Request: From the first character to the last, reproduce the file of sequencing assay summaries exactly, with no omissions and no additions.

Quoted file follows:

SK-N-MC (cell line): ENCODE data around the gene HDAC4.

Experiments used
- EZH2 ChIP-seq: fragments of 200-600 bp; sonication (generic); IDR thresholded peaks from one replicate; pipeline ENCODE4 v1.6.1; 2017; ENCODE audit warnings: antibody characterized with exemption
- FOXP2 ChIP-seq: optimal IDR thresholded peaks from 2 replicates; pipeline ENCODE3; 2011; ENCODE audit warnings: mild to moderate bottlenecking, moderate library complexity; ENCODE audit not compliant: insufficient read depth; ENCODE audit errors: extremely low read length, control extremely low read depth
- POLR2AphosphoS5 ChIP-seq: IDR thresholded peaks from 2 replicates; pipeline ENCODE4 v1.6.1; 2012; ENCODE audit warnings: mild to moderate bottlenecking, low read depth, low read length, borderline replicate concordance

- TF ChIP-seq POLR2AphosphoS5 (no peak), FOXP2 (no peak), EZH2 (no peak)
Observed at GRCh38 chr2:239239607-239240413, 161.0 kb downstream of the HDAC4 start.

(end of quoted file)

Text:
SK-N-MC (cell line): ENCODE data around the gene HDAC4.

Experiments used
- EZH2 ChIP-seq: fragments of 200-600 bp; sonication (generic); IDR thresholded peaks from one replicate; pipeline ENCODE4 v1.6.1; 2017; ENCODE audit warnings: antibody characterized with exemption
- FOXP2 ChIP-seq: optimal IDR thresholded peaks from 2 replicates; pipeline ENCODE3; 2011; ENCODE audit warnings: mild to moderate bottlenecking, moderate library complexity; ENCODE audit not compliant: insufficient read depth; ENCODE audit errors: extremely low read length, control extremely low read depth
- POLR2AphosphoS5 ChIP-seq: IDR thresholded peaks from 2 replicates; pipeline ENCODE4 v1.6.1; 2012; ENCODE audit warnings: mild to moderate bottlenecking, low read depth, low read length, borderline replicate concordance

- TF ChIP-seq POLR2AphosphoS5 (no peak), FOXP2 (no peak), EZH2 (no peak)
Observed at GRCh38 chr2:239239607-239240413, 161.0 kb downstream of the HDAC4 start.